It seems that there is a belief out there that introversion is a trend.
As anyone who is a part of this world knows, in the past year introversion has made its big debut. It’s the latest fad; “Go Introvert or Go Home!” might as well be plastered across the Internet. Being an introvert, I’m thrilled my need for solitude is finally recognized as socially acceptable. However, the Internet has a tendency to ruin good things, and I fear introversion is one of those things.
Labels are incredibly powerful things.
The issue with this kind of multiple-choice self-diagnosis is that the answers change depending on the situation. Take this test in the Guardian, for example. “I enjoy Solitude” – well, it depends what mood I’m in and whom you’re asking me to spend time with. “I prefer one-on-one conversations to group activities” – well, again, it depends. Is the group activity karting with some mates, or a dance with Maidenhead’s local branch of the Conservative Bankers Association? You can’t give binary answers to these kinds of questions because most of us are different in different situations.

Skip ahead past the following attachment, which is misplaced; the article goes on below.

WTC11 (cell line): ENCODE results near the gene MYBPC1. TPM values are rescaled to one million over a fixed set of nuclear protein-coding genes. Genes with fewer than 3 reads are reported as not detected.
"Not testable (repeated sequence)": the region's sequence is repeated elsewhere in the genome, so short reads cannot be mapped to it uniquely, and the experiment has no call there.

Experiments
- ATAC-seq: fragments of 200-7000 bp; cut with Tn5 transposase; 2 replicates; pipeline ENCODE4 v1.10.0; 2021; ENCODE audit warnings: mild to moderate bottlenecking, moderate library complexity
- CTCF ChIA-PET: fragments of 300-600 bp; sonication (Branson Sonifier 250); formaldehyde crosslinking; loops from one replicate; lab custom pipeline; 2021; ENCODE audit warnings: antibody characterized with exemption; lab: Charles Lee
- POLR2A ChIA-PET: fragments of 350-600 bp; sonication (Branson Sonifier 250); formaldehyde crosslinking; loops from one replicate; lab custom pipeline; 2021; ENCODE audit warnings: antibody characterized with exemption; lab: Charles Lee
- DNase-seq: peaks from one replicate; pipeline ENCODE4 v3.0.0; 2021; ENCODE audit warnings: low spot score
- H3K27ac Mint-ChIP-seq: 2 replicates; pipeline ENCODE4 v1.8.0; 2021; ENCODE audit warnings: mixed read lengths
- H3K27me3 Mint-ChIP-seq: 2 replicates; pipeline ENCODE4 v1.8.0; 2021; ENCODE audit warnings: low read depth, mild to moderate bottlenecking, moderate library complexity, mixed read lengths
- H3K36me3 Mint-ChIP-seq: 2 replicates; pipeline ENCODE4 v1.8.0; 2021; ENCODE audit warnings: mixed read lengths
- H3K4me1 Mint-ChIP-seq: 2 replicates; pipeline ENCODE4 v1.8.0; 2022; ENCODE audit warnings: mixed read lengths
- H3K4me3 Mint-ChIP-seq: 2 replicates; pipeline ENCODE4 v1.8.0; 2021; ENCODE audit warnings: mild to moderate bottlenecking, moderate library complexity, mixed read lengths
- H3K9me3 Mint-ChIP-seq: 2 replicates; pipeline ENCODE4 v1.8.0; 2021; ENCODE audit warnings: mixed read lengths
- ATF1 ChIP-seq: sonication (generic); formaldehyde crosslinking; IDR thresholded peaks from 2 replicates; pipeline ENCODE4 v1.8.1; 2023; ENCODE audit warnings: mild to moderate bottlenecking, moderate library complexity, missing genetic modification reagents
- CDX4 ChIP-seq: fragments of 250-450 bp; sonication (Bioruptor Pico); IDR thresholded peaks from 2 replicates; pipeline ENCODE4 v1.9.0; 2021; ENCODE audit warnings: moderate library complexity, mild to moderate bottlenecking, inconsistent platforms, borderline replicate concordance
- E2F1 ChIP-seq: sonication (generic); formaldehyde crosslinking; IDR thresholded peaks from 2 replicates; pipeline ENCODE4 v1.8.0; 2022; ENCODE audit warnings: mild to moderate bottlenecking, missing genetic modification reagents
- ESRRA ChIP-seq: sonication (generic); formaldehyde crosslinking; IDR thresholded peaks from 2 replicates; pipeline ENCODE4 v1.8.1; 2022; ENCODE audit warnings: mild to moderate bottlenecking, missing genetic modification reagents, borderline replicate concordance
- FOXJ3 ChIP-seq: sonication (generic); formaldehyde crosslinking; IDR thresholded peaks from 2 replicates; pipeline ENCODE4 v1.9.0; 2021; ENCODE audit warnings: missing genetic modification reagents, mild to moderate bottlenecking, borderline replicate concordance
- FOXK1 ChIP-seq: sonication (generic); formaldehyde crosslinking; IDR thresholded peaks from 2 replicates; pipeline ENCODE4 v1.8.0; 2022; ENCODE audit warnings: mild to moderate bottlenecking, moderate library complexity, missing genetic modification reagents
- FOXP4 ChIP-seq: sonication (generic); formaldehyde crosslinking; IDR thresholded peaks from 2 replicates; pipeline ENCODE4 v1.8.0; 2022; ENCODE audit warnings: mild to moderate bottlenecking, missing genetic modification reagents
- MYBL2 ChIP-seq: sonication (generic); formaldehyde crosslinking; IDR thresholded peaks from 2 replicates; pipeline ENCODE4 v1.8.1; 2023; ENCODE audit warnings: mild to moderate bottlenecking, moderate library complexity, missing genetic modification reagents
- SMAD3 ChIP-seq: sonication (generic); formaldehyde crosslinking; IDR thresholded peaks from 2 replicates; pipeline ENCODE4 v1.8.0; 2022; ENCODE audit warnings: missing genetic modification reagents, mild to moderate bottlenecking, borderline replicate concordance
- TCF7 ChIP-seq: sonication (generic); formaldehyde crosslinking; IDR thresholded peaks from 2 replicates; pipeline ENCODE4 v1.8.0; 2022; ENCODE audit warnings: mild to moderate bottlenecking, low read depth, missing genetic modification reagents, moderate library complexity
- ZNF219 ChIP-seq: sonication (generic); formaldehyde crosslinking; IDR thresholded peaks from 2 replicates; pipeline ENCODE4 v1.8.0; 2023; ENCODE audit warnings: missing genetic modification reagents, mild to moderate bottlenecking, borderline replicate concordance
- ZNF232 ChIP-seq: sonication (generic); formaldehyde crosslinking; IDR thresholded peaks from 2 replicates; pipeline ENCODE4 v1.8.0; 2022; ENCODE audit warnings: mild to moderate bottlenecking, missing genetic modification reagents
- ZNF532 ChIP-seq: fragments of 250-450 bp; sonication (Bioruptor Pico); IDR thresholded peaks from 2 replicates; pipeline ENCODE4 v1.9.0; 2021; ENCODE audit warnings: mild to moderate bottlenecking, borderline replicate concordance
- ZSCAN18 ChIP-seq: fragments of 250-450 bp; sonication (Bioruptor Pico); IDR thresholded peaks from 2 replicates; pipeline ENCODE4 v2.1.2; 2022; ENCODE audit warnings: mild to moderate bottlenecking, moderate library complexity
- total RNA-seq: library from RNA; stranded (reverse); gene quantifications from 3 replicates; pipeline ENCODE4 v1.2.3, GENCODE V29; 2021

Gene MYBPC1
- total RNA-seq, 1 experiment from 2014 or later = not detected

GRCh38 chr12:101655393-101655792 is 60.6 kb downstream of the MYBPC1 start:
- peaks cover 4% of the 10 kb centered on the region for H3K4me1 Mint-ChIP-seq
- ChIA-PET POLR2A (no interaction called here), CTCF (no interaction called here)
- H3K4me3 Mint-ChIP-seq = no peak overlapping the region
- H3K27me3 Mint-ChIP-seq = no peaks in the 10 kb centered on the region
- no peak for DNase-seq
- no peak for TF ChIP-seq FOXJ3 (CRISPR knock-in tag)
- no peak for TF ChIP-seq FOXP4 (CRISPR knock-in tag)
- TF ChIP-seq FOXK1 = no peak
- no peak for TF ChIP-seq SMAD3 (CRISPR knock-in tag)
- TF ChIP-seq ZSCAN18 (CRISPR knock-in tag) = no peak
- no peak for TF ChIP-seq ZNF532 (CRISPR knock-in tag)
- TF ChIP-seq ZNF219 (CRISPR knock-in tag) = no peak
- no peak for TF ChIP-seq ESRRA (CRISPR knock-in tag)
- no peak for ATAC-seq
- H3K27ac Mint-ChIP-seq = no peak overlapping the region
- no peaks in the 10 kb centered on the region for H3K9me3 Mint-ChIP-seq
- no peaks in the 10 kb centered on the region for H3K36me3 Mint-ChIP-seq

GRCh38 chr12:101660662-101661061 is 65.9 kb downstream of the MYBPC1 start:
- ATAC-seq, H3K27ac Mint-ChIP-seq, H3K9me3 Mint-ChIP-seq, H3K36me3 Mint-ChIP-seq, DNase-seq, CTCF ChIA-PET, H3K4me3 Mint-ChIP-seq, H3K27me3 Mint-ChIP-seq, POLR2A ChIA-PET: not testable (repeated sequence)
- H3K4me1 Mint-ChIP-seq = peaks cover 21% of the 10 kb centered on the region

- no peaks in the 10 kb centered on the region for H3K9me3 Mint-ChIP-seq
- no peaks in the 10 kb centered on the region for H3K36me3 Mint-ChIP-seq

To make things worse, a lot of these tests rely on self-reporting. The vast majority of people who call themselves an introvert or an extrovert have never been properly evaluated. They’re making a judgment call about themselves, and people are notoriously shit at being honest about their character traits. Even when psychologists are involved, we’re back to dubious multiple-choice personality tests.
Amy Grey writes, in the Sydney Morning Herald. The online balance of power between introverts and extroverts is totally skewed. Grey says that “the Internet has become an introvert’s playground,” allowing them to “perform to a captive and sympathetic audience.” Online, they control the terms of their social engagement. They can unplug at any time. And yet they still enjoy the benefits of communicating with others, of feeling heard and valued. And then the poor, conforming regular extroverts, who just want to get along with the group, adopt the new norms, the ones lionizing introspection and alone time, and soon enough our nation’s bars and restaurants will be empty, with everyone busy at home being “introverted.”
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Of course, the scientific definition of introversion is different from the Internet’s definition. The introvert label doesn’t mean you are scared of others — that’s shyness — or that you contain mental and emotional depths incomprehensible to the trifling masses. It merely describes a person who prefers interacting in smaller social groups and occasionally wishes to be left alone.